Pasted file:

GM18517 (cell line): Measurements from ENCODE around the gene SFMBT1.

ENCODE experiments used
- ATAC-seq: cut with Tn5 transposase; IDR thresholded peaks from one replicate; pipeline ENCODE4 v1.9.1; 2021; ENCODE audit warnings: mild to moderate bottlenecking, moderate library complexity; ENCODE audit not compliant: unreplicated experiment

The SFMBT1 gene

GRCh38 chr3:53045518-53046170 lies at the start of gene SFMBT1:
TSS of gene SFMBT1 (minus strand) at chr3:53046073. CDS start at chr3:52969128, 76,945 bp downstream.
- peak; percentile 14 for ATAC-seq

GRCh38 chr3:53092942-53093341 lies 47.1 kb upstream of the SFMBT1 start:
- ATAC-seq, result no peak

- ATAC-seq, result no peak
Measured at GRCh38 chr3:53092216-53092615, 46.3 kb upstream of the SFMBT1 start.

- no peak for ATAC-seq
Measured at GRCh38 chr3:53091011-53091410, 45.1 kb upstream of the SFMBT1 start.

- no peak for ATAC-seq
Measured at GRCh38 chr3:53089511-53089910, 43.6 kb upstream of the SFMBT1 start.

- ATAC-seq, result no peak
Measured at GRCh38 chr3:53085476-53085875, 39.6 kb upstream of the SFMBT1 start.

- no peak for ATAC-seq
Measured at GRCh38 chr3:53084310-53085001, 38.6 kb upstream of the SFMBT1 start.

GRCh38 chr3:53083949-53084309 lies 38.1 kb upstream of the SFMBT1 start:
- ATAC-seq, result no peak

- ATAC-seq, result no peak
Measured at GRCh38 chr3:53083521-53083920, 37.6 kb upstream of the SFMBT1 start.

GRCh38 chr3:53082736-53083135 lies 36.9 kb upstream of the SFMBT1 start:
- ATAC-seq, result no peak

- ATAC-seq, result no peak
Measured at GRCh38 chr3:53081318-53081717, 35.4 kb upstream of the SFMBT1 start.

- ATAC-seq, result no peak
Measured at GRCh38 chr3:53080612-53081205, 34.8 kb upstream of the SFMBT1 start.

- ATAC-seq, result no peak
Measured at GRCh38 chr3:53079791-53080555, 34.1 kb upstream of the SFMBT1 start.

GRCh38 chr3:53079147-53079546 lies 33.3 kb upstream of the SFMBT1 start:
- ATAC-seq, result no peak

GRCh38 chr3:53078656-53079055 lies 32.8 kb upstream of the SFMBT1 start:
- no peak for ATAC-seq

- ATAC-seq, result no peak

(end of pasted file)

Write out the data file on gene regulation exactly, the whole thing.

GM18517 (cell line): Measurements from ENCODE around the gene SFMBT1.

ENCODE experiments used
- ATAC-seq: cut with Tn5 transposase; IDR thresholded peaks from one replicate; pipeline ENCODE4 v1.9.1; 2021; ENCODE audit warnings: mild to moderate bottlenecking, moderate library complexity; ENCODE audit not compliant: unreplicated experiment

The SFMBT1 gene

GRCh38 chr3:53045518-53046170 lies at the start of gene SFMBT1:
TSS of gene SFMBT1 (minus strand) at chr3:53046073. CDS start at chr3:52969128, 76,945 bp downstream.
- peak; percentile 14 for ATAC-seq

GRCh38 chr3:53092942-53093341 lies 47.1 kb upstream of the SFMBT1 start:
- ATAC-seq, result no peak

- ATAC-seq, result no peak
Measured at GRCh38 chr3:53092216-53092615, 46.3 kb upstream of the SFMBT1 start.

- no peak for ATAC-seq
Measured at GRCh38 chr3:53091011-53091410, 45.1 kb upstream of the SFMBT1 start.

- no peak for ATAC-seq
Measured at GRCh38 chr3:53089511-53089910, 43.6 kb upstream of the SFMBT1 start.

- ATAC-seq, result no peak
Measured at GRCh38 chr3:53085476-53085875, 39.6 kb upstream of the SFMBT1 start.

- no peak for ATAC-seq
Measured at GRCh38 chr3:53084310-53085001, 38.6 kb upstream of the SFMBT1 start.

GRCh38 chr3:53083949-53084309 lies 38.1 kb upstream of the SFMBT1 start:
- ATAC-seq, result no peak

- ATAC-seq, result no peak
Measured at GRCh38 chr3:53083521-53083920, 37.6 kb upstream of the SFMBT1 start.

GRCh38 chr3:53082736-53083135 lies 36.9 kb upstream of the SFMBT1 start:
- ATAC-seq, result no peak

- ATAC-seq, result no peak
Measured at GRCh38 chr3:53081318-53081717, 35.4 kb upstream of the SFMBT1 start.

- ATAC-seq, result no peak
Measured at GRCh38 chr3:53080612-53081205, 34.8 kb upstream of the SFMBT1 start.

- ATAC-seq, result no peak
Measured at GRCh38 chr3:53079791-53080555, 34.1 kb upstream of the SFMBT1 start.

GRCh38 chr3:53079147-53079546 lies 33.3 kb upstream of the SFMBT1 start:
- ATAC-seq, result no peak

GRCh38 chr3:53078656-53079055 lies 32.8 kb upstream of the SFMBT1 start:
- no peak for ATAC-seq

- ATAC-seq, result no peak